“Finding dead bird bodies only gives us a narrow glimpse of what’s actually going on because often when birds hit windows, they fly away after and they don’t leave a trace, and we don’t know. So no matter what I find, the problem is likely quite a bit larger. And I try and account for that, but we’re only really getting a fraction of what’s going on,” he explained.
Although research on bird-window collisions can be quite complicated, Samuels said that across Western campus, some buildings are more prone to incidents of bird crashes. Structures with mirrored windows – such as the International and Graduate Affairs Building – are one of the most obvious ones, said Samuels, whose research involved walking around campus, collecting data and identifying buildings that pose the most hazard to the winged creatures.
“What we were finding was a lot of birds were being killed as they were trying to pass from the patch of old-growth forest behind the building into a reflection, which mirror an extension of that forest; as well as birds at the front of the building that were likely flying across the field to try to get towards that forest,” he said.
Samuels also pointed to public misconception that seem to view high-rise buildings in city centres as the most dangerous to birds; in fact, he said, low- to mid-rise buildings are usually the culprits.
“It’s buildings that are like the ones we have on campus, but it’s also a lot of residential homes because a lot of people have backyards and trees that attract birds and windows that reflect those trees. And there’s simply many more homes than there are high-rise buildings,” he said.
Samuels said he is excited to see Western taking action to make its buildings safer for birds. “My hope is that this kind of action will lead to stronger, healthier biodiversity on the campus,” he said.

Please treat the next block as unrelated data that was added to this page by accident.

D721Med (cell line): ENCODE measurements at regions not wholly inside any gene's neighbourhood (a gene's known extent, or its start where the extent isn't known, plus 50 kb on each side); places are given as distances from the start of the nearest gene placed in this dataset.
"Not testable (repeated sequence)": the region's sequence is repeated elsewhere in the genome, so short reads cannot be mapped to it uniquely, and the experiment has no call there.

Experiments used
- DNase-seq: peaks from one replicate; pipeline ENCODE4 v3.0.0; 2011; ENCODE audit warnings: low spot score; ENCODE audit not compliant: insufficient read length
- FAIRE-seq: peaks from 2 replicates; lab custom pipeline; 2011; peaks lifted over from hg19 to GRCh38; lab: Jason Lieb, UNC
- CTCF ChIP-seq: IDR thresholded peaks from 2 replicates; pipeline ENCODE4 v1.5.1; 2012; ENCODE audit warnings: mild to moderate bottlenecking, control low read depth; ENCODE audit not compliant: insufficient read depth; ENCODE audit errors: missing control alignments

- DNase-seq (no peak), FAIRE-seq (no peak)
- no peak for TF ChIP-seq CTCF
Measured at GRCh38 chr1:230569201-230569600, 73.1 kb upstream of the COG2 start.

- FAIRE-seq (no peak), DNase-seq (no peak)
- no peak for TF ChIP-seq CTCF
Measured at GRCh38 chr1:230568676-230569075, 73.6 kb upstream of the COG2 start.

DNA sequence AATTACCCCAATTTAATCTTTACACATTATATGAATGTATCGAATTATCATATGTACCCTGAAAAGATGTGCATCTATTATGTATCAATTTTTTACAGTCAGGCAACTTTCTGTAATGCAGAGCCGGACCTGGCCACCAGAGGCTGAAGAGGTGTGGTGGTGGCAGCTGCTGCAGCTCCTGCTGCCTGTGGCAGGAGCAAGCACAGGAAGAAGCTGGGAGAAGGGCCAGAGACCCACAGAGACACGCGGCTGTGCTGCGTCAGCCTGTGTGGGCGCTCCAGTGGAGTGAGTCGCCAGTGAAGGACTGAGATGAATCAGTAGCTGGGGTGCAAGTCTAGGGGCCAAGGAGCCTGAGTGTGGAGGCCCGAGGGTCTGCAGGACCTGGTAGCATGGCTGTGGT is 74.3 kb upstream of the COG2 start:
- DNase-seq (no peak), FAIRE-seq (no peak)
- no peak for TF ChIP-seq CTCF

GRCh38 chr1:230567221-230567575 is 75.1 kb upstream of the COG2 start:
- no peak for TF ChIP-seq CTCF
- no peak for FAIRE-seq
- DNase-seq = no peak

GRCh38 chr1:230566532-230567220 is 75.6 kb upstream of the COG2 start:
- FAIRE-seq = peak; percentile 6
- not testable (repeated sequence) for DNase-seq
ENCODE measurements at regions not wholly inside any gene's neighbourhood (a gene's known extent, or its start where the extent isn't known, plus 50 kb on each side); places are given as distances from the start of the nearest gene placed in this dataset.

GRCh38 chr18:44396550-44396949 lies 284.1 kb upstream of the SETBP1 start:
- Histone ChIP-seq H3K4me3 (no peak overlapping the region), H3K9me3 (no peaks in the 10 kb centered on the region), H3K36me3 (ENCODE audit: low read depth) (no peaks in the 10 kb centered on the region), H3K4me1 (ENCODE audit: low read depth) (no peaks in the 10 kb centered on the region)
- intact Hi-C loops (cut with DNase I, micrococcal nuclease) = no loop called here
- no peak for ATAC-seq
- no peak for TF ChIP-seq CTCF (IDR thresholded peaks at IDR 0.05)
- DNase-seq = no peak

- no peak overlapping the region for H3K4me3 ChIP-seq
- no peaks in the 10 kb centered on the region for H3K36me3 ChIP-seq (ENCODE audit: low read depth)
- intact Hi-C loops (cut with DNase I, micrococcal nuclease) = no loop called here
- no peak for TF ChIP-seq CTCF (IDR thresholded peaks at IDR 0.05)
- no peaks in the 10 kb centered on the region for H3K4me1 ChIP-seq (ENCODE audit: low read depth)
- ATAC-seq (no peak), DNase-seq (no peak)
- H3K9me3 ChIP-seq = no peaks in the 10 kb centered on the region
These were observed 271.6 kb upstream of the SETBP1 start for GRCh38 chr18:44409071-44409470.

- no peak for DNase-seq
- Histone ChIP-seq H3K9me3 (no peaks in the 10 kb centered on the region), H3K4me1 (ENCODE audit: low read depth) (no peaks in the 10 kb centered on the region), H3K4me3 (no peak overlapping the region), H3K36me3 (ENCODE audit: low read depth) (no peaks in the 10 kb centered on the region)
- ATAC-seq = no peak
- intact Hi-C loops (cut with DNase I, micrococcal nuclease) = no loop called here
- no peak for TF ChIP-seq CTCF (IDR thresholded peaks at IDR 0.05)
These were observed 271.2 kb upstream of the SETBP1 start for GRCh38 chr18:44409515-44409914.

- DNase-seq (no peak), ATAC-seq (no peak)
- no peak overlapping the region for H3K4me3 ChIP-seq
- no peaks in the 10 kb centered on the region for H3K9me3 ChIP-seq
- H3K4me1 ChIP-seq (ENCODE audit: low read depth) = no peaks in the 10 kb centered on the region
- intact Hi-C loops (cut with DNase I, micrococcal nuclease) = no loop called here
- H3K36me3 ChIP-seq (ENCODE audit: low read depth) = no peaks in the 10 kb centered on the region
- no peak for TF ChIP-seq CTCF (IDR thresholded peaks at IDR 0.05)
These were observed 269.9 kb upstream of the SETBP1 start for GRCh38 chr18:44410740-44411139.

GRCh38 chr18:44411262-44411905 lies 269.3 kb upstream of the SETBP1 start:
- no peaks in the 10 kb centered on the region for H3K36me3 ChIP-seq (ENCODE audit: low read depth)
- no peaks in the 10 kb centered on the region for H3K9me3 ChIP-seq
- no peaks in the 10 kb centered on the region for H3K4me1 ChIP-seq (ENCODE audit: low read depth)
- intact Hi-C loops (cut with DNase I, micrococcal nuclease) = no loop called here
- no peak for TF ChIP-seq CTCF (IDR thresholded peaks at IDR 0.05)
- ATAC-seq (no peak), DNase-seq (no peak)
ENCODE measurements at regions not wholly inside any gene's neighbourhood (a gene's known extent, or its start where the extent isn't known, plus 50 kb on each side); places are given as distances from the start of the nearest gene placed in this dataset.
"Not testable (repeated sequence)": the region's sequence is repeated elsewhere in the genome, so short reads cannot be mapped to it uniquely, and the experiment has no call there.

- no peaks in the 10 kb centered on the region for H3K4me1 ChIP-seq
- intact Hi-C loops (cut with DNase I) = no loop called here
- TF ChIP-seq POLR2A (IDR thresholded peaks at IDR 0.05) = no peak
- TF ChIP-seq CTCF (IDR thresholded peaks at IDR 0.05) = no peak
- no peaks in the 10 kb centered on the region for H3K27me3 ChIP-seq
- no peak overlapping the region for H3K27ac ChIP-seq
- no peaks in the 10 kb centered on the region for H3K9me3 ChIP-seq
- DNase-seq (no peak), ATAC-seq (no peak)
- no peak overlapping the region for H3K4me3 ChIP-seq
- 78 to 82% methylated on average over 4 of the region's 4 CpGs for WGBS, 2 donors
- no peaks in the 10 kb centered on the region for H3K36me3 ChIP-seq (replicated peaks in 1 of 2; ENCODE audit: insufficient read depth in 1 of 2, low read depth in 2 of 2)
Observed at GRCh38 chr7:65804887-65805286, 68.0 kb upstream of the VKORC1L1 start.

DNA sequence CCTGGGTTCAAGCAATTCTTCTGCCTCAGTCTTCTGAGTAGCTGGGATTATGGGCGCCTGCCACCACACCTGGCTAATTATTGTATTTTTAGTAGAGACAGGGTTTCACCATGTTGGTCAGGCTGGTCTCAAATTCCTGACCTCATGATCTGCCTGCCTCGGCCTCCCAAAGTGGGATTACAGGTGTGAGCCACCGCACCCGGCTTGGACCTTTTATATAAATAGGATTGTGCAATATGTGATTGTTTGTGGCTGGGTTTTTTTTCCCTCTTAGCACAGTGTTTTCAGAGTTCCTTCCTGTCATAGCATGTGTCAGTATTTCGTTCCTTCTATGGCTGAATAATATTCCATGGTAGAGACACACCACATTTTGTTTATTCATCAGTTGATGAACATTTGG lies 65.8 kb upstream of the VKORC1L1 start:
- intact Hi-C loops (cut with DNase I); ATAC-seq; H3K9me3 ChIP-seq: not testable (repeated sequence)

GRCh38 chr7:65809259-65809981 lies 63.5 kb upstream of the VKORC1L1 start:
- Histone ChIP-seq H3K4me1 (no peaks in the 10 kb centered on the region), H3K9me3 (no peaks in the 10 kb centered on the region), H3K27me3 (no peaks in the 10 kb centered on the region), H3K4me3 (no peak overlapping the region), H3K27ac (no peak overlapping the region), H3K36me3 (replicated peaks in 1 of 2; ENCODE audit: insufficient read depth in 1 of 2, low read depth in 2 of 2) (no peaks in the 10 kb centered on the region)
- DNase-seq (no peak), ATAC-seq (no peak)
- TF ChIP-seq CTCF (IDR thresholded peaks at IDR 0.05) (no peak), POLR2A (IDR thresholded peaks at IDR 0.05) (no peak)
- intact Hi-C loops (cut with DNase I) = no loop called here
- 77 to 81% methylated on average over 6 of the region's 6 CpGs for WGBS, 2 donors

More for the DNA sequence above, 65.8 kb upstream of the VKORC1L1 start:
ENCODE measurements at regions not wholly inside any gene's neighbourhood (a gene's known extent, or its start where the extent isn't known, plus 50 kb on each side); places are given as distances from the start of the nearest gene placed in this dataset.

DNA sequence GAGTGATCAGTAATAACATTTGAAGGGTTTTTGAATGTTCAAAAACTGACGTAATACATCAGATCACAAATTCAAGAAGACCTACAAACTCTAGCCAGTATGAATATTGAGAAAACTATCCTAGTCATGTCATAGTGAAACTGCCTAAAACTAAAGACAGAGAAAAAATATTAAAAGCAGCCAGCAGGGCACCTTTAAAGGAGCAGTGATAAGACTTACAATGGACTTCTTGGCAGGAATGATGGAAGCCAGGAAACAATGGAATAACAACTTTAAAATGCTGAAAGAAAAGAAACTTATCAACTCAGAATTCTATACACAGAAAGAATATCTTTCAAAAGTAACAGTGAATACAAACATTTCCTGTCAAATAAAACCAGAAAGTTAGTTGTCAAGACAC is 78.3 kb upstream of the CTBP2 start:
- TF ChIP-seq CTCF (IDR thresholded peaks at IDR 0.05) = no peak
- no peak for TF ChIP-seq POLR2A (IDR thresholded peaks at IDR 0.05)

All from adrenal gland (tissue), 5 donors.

Beyond bird safety, the efforts by the university to retrofit existing windows also serve another important purpose, Samuels said.
“Part of why I’m really excited to see this kind of action on our university campus is that it serves a public education role, where people walking through the campus … are also learning about the way that our society needs to adapt to conserve our biodiversity, adapt to a changing climate. And one of those is the way that we build buildings and the way that we use glass.
“People will walk by the buildings and see dots on the windows, and they’ll say, ‘Oh, what’s that for?’ and there’s information about it. And then they will understand if a bird ever hits their window at home, this is how they should go about fixing it. So there will hopefully be ripple effects throughout society if we teach people while they’re at a university like Western.”
Window collisions kill between 16 and 42 million birds a year, according to data from Environment and Climate Change Canada. In the U.S., up to 988 million birds die from preventable window collisions per year.
“In 2019, 84 bird strikes were reported at IGAB, with concentrations near the wooded area, and another 59 were observed along smaller sections of glass at Elborn,” said Krische. “We expect this work to vastly reduce the number of avoidable collisions on campus.”
Western plans to integrate bird-strike-deterrent features on all future new buildings at Western, Krische added.